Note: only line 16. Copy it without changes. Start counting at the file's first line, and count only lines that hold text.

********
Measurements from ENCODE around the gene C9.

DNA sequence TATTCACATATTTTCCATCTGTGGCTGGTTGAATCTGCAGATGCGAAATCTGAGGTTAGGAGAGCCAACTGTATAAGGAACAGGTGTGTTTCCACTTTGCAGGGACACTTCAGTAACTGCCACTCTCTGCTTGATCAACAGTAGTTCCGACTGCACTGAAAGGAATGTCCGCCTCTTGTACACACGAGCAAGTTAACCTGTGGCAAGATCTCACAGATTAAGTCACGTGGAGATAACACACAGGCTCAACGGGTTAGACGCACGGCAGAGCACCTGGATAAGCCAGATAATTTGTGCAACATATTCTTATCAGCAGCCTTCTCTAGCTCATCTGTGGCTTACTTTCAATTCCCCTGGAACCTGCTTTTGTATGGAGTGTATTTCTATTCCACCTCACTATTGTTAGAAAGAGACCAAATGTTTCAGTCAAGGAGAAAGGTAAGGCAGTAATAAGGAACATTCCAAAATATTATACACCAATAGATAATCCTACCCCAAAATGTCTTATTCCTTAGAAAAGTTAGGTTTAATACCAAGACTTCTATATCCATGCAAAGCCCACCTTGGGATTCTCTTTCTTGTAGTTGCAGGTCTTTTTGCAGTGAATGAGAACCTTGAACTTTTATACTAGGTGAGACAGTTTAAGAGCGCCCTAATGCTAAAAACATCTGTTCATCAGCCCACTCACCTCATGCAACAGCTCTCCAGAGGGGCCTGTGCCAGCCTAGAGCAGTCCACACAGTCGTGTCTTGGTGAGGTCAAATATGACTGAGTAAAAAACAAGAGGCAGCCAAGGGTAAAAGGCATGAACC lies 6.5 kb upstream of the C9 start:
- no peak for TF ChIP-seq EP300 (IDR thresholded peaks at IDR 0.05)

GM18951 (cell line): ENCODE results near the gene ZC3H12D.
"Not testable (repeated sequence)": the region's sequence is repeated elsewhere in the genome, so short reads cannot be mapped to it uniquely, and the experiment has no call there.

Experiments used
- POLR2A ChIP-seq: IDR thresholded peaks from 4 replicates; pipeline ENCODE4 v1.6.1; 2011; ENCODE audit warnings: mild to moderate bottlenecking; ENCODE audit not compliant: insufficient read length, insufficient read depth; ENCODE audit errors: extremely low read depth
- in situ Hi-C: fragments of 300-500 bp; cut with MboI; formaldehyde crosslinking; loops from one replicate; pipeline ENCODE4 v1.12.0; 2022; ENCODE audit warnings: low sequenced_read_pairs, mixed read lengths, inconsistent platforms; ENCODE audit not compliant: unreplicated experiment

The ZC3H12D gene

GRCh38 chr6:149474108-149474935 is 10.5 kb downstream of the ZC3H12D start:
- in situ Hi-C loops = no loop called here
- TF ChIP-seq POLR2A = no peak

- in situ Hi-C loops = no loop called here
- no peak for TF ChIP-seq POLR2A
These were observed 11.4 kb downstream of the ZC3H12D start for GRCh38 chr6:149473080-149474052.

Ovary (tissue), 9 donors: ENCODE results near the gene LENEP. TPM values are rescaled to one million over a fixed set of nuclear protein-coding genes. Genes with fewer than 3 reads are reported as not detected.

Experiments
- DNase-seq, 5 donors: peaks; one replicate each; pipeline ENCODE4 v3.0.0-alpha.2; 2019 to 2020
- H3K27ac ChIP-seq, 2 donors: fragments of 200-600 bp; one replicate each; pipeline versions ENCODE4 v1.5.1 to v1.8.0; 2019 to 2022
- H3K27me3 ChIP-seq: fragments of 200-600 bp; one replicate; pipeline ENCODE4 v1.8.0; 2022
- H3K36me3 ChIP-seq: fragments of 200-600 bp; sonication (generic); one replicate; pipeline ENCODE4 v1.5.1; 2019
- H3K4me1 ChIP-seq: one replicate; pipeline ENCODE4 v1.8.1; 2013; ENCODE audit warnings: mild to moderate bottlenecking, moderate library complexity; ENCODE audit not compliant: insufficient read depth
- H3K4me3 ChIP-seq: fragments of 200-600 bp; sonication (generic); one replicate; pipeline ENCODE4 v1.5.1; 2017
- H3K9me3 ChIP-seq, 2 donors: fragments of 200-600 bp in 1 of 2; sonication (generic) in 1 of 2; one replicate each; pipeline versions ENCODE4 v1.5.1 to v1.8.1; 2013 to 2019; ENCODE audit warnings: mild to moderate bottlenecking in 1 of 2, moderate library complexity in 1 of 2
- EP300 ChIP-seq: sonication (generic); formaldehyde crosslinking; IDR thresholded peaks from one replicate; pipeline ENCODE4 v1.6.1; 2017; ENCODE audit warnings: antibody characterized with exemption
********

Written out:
Ovary (tissue), 9 donors: ENCODE results near the gene LENEP. TPM values are rescaled to one million over a fixed set of nuclear protein-coding genes. Genes with fewer than 3 reads are reported as not detected.